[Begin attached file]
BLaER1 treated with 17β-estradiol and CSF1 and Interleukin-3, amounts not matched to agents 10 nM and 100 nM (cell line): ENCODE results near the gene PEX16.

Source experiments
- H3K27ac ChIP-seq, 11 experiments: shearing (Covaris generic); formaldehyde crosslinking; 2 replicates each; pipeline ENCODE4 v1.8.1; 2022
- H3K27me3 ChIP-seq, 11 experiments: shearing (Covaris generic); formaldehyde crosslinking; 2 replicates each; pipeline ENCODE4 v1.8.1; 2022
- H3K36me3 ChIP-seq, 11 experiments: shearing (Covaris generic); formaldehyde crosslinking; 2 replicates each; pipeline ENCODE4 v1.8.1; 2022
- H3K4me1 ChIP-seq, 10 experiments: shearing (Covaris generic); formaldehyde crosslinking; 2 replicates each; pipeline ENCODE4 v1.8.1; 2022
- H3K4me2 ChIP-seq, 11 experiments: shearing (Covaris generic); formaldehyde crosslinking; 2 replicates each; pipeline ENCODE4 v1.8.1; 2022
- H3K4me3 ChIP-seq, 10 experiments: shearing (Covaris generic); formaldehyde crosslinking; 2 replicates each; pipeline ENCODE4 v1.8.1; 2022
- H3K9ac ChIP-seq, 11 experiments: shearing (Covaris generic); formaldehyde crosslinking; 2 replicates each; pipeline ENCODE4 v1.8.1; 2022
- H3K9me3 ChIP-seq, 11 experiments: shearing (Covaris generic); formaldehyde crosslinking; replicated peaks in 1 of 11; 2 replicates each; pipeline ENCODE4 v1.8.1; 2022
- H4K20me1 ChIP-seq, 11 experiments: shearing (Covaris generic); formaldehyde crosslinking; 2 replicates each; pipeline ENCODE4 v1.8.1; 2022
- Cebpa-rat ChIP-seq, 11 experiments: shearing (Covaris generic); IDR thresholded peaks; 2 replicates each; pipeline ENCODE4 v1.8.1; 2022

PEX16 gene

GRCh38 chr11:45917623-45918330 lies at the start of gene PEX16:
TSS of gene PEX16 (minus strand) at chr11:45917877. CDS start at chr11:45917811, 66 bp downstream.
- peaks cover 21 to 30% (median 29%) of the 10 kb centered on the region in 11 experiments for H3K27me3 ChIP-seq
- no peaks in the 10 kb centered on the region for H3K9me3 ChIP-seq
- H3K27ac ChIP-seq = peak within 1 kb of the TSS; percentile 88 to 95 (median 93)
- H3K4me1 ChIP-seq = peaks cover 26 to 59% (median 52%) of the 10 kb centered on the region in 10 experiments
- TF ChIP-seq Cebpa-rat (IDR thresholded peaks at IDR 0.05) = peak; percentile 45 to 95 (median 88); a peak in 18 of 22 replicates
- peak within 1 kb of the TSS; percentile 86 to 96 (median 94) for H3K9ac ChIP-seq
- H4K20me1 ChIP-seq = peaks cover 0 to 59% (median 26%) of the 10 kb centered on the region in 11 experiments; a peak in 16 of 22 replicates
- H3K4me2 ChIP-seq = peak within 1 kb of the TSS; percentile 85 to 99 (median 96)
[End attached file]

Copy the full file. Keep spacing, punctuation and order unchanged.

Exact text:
BLaER1 treated with 17β-estradiol and CSF1 and Interleukin-3, amounts not matched to agents 10 nM and 100 nM (cell line): ENCODE results near the gene PEX16.

Source experiments
- H3K27ac ChIP-seq, 11 experiments: shearing (Covaris generic); formaldehyde crosslinking; 2 replicates each; pipeline ENCODE4 v1.8.1; 2022
- H3K27me3 ChIP-seq, 11 experiments: shearing (Covaris generic); formaldehyde crosslinking; 2 replicates each; pipeline ENCODE4 v1.8.1; 2022
- H3K36me3 ChIP-seq, 11 experiments: shearing (Covaris generic); formaldehyde crosslinking; 2 replicates each; pipeline ENCODE4 v1.8.1; 2022
- H3K4me1 ChIP-seq, 10 experiments: shearing (Covaris generic); formaldehyde crosslinking; 2 replicates each; pipeline ENCODE4 v1.8.1; 2022
- H3K4me2 ChIP-seq, 11 experiments: shearing (Covaris generic); formaldehyde crosslinking; 2 replicates each; pipeline ENCODE4 v1.8.1; 2022
- H3K4me3 ChIP-seq, 10 experiments: shearing (Covaris generic); formaldehyde crosslinking; 2 replicates each; pipeline ENCODE4 v1.8.1; 2022
- H3K9ac ChIP-seq, 11 experiments: shearing (Covaris generic); formaldehyde crosslinking; 2 replicates each; pipeline ENCODE4 v1.8.1; 2022
- H3K9me3 ChIP-seq, 11 experiments: shearing (Covaris generic); formaldehyde crosslinking; replicated peaks in 1 of 11; 2 replicates each; pipeline ENCODE4 v1.8.1; 2022
- H4K20me1 ChIP-seq, 11 experiments: shearing (Covaris generic); formaldehyde crosslinking; 2 replicates each; pipeline ENCODE4 v1.8.1; 2022
- Cebpa-rat ChIP-seq, 11 experiments: shearing (Covaris generic); IDR thresholded peaks; 2 replicates each; pipeline ENCODE4 v1.8.1; 2022

PEX16 gene

GRCh38 chr11:45917623-45918330 lies at the start of gene PEX16:
TSS of gene PEX16 (minus strand) at chr11:45917877. CDS start at chr11:45917811, 66 bp downstream.
- peaks cover 21 to 30% (median 29%) of the 10 kb centered on the region in 11 experiments for H3K27me3 ChIP-seq
- no peaks in the 10 kb centered on the region for H3K9me3 ChIP-seq
- H3K27ac ChIP-seq = peak within 1 kb of the TSS; percentile 88 to 95 (median 93)
- H3K4me1 ChIP-seq = peaks cover 26 to 59% (median 52%) of the 10 kb centered on the region in 10 experiments
- TF ChIP-seq Cebpa-rat (IDR thresholded peaks at IDR 0.05) = peak; percentile 45 to 95 (median 88); a peak in 18 of 22 replicates
- peak within 1 kb of the TSS; percentile 86 to 96 (median 94) for H3K9ac ChIP-seq
- H4K20me1 ChIP-seq = peaks cover 0 to 59% (median 26%) of the 10 kb centered on the region in 11 experiments; a peak in 16 of 22 replicates
- H3K4me2 ChIP-seq = peak within 1 kb of the TSS; percentile 85 to 99 (median 96)